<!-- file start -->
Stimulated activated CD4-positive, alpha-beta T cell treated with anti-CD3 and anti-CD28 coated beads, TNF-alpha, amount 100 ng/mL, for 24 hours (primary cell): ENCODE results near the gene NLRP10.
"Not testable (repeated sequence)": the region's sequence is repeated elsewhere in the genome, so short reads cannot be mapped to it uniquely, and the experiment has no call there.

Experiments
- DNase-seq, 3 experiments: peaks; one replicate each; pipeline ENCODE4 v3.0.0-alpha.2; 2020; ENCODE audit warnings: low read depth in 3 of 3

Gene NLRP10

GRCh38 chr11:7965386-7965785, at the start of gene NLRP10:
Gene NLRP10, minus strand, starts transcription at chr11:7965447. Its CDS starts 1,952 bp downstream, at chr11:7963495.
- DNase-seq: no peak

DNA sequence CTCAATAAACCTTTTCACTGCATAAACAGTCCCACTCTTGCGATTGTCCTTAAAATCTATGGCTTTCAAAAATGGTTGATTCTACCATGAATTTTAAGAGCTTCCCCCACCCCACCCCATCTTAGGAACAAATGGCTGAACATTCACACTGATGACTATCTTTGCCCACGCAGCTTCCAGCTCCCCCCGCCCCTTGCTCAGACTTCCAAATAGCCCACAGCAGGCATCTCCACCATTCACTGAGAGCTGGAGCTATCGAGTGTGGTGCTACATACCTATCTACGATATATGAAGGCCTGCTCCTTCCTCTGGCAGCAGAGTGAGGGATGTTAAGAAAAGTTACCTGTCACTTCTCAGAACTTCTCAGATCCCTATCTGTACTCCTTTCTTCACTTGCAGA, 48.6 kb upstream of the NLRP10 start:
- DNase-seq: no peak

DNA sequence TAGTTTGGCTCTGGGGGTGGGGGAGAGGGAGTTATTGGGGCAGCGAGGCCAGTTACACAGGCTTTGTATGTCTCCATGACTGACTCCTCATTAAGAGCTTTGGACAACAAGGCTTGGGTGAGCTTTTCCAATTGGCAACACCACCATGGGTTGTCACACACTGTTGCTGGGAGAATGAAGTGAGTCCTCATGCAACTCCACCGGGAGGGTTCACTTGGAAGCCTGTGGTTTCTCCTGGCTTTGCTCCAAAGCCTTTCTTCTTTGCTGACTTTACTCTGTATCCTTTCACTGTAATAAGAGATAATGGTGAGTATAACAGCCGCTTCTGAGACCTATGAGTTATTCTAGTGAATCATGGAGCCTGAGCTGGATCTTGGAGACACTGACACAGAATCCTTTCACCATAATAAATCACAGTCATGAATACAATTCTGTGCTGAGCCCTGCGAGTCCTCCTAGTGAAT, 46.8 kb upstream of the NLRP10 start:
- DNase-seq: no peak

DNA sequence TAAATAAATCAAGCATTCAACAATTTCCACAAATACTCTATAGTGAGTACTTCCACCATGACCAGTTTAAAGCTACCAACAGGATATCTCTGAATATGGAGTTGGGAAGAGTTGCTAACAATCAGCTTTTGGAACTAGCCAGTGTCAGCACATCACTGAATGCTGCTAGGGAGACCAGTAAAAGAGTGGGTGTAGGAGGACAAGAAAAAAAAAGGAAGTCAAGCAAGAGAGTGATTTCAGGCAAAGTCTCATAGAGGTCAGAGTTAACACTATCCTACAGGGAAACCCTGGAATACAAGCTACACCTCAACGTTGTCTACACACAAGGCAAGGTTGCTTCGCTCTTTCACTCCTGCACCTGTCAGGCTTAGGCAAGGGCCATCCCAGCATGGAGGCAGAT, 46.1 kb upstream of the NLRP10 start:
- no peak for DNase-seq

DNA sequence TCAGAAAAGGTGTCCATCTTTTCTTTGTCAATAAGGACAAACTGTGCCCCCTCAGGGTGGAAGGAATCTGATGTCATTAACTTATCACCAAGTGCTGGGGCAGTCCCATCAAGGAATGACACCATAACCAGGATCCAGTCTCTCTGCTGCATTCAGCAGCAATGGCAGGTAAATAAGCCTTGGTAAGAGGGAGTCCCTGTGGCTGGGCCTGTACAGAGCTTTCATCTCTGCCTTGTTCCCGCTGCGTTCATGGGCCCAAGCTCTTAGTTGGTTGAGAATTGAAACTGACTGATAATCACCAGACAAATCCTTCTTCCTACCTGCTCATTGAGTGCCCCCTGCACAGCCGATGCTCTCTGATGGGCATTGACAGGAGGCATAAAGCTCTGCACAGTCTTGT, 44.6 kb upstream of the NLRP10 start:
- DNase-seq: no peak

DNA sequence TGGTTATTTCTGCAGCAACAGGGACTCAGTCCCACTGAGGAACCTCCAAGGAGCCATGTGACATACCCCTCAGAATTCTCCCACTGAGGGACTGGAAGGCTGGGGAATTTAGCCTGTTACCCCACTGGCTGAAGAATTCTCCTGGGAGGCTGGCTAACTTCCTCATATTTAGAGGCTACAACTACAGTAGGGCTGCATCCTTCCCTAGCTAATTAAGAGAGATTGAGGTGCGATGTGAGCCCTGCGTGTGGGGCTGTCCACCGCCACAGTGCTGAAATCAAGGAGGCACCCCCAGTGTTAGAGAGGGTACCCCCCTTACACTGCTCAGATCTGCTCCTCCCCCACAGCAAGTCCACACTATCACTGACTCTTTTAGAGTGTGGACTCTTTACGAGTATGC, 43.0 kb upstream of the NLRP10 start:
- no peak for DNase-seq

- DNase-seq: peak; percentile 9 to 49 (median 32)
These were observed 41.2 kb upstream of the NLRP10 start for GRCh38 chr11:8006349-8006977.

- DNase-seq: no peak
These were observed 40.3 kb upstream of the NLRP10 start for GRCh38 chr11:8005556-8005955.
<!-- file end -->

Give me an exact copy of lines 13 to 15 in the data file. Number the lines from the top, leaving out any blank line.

DNA sequence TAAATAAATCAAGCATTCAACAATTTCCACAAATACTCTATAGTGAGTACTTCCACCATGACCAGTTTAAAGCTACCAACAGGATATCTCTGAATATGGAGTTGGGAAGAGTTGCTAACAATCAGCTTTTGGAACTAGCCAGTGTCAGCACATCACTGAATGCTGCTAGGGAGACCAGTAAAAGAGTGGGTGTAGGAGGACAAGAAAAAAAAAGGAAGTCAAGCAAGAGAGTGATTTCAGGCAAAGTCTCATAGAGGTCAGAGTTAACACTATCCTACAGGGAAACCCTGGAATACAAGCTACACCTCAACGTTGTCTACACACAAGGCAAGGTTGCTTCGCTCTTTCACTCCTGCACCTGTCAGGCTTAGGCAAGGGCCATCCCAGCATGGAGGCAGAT, 46.1 kb upstream of the NLRP10 start:
- no peak for DNase-seq

DNA sequence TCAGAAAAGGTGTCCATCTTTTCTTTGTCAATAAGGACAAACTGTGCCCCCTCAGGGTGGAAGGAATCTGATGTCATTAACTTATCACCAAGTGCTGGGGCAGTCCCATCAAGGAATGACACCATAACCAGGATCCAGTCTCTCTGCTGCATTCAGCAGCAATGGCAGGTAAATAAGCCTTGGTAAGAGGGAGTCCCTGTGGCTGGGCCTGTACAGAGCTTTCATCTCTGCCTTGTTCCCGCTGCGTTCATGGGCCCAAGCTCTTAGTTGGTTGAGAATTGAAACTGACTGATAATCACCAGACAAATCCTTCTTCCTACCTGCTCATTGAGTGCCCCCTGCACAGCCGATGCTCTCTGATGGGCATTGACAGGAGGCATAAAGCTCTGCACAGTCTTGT, 44.6 kb upstream of the NLRP10 start: